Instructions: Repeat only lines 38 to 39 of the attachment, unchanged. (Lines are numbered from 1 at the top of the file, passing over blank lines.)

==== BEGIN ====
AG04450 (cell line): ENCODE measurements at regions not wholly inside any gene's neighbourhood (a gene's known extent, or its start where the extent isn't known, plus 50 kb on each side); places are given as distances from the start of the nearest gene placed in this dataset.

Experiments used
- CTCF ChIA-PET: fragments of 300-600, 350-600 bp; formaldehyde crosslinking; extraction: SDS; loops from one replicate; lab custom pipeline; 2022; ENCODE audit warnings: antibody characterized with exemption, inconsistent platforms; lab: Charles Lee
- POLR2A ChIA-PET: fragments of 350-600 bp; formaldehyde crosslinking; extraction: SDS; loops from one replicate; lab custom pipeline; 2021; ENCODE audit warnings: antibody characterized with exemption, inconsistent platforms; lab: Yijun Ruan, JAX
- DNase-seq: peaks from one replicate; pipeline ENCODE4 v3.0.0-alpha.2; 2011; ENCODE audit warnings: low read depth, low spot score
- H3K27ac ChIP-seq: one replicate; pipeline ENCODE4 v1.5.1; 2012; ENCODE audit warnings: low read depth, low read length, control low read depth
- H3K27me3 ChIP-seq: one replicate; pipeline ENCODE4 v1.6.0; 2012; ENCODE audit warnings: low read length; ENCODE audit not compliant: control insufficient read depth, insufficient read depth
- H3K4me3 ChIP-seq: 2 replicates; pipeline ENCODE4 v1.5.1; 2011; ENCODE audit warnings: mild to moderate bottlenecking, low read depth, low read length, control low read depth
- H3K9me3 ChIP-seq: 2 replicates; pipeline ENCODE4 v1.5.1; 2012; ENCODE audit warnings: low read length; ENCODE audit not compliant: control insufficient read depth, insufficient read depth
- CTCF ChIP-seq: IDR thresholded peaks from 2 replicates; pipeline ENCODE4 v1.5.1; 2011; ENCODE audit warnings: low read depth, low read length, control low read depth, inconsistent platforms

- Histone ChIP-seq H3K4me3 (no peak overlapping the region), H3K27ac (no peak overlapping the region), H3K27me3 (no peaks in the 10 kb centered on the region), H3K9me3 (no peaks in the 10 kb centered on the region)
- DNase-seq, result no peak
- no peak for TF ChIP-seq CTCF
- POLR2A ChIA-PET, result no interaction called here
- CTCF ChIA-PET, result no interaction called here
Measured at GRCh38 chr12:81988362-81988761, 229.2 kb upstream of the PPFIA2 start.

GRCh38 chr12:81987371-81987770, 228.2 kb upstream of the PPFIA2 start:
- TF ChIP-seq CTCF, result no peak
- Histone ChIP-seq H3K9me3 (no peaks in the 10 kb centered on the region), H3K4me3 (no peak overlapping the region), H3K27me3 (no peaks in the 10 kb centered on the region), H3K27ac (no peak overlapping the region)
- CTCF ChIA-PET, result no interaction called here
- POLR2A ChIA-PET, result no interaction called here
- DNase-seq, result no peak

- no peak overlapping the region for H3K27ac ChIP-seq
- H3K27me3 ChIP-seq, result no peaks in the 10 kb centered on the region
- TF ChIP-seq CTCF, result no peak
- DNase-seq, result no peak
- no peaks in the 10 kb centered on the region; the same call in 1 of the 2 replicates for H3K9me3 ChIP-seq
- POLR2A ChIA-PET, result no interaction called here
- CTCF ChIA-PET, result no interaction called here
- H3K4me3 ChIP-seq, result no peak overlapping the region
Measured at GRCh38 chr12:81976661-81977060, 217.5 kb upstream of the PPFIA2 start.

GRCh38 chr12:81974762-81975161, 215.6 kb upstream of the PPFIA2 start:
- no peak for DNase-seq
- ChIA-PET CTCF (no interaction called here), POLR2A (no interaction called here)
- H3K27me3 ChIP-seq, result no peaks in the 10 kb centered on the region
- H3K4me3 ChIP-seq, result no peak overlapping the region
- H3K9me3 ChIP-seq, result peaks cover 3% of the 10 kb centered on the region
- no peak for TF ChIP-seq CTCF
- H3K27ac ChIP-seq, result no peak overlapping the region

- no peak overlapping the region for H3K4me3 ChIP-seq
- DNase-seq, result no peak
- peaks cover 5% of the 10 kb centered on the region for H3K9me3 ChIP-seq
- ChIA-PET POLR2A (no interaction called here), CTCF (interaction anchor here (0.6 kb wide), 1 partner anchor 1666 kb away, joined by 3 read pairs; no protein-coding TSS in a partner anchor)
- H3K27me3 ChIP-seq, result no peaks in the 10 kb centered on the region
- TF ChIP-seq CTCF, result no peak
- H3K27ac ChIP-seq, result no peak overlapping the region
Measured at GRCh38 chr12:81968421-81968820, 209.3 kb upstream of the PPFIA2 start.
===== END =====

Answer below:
- no peak for TF ChIP-seq CTCF
- H3K27ac ChIP-seq, result no peak overlapping the region